Another exceptionally quiet week for birds, Reed warbler was still singing in the Magic Garden and a Hobby was seen over the river but that was about it. Even the House Martins have abandoned our house. They even took down the partially constructed nest they had already built!

Instead it was insects that again provided the highlights. I photographed this Four-spotted Chaser in the Magic Garden…


It’s a relatively common species but only the second one recorded in the parish.

Rarer were the two species found by friends. Peter photographed this superb Broad-bodied Chaser on his garden pond in Warlaby.


This was a first record for the parish. This species used to have a uniquely southerly distribution but has been expanding northwards in recent years. I walked along to Peter’s garden when it reappeared but unfortunately missed it by a couple of minutes but did see my first Banded Demoiselle of the year and was shown one of the young garden residents…


In some ways even more unexpected was this Green Hairstreak photographed by Hazel in her garden…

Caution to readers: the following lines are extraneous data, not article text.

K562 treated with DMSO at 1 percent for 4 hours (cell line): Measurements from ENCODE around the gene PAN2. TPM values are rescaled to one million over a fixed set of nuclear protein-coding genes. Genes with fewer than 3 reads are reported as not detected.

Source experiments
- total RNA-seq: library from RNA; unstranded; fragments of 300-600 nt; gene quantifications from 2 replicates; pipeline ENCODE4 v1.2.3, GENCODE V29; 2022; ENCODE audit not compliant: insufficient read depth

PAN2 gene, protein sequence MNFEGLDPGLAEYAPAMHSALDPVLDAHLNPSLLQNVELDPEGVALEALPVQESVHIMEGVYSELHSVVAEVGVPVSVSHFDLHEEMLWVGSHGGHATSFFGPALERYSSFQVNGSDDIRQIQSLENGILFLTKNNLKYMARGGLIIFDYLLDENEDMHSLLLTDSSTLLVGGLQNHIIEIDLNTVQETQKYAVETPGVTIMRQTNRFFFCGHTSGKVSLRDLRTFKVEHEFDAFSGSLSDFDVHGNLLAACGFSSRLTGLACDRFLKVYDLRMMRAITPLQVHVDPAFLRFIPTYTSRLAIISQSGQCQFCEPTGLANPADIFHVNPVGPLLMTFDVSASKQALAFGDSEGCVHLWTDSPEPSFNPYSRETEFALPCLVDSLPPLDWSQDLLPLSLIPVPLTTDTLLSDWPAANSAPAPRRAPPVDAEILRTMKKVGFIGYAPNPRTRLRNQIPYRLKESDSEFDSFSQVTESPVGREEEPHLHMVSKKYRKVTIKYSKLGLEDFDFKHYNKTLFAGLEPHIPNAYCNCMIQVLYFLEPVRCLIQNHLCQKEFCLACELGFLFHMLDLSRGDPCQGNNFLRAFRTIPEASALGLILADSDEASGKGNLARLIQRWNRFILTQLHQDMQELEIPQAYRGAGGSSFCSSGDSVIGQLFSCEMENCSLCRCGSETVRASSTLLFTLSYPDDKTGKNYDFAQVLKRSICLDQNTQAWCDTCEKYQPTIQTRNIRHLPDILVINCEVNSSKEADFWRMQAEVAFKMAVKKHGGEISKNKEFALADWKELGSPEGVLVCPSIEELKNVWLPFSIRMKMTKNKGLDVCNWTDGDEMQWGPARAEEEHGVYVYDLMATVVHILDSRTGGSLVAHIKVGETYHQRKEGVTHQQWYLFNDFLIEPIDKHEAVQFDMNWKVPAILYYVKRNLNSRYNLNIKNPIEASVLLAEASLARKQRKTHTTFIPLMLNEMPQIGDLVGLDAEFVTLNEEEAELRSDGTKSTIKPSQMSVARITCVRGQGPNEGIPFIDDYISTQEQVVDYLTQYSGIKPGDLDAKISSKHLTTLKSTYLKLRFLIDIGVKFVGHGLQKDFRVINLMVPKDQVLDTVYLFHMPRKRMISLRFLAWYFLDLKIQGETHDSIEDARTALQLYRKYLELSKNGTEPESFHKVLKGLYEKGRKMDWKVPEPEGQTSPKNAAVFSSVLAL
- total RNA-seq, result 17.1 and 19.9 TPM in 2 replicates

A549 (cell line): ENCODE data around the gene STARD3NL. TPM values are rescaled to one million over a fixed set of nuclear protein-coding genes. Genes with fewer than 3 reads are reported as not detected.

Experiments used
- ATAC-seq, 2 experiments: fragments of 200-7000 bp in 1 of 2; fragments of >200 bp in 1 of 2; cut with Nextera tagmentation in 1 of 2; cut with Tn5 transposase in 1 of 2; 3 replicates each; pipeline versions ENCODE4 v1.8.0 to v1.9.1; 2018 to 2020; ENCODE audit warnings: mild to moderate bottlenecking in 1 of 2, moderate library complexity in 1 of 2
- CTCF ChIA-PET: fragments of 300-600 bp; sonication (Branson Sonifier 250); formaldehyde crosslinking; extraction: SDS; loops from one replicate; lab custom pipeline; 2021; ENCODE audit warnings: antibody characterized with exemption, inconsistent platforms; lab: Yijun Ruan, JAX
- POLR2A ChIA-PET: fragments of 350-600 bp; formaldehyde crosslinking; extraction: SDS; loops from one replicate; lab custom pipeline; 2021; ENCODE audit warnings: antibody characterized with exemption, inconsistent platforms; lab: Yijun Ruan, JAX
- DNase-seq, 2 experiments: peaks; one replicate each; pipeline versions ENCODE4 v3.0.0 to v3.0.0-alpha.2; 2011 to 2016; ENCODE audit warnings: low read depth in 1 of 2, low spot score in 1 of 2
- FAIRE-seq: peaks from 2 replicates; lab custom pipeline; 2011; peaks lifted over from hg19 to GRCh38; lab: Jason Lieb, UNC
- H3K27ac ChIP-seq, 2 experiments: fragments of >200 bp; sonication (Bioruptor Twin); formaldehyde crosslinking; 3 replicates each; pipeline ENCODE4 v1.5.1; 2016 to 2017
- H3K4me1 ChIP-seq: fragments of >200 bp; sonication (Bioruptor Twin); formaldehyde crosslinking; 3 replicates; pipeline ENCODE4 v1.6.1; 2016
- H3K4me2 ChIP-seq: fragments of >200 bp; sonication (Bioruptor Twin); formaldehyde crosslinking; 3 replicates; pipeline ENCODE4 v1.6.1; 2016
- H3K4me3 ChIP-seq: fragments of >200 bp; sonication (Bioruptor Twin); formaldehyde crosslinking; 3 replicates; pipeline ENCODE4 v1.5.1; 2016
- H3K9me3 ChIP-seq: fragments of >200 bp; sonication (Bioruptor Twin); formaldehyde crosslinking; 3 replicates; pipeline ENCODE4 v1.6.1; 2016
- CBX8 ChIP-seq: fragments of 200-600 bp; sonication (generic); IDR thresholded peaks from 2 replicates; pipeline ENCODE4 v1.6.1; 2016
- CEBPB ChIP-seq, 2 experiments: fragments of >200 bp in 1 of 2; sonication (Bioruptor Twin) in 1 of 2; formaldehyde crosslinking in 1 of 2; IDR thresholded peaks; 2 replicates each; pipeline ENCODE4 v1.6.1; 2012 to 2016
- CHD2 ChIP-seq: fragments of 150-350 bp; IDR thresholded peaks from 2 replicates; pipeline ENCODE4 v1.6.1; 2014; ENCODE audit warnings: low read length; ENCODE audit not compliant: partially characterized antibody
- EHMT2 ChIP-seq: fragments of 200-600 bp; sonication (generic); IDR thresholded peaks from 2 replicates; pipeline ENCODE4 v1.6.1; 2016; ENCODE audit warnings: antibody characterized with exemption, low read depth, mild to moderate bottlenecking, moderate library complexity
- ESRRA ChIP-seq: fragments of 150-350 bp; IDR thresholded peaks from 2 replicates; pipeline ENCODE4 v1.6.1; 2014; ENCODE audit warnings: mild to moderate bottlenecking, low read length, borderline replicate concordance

Another first parish record. I have never seen Green Hairstreak locally away from the fringes of higher ground, typically spotting them on Bilberry at Sutton Bank or on the old racecourse at Richmond. So this great sighting means we have added three species of hairstreak to the parish butterfly list in the last four years.

I’ll finish with this little through-the-window clip of Bullfinch doing an impression of a hummingbird…

It spent a good half hour dropping to hover in front of the flowers, picking seeds with surprising delicacy given the size of its bill.

Sunday, 31 May 2020

31st May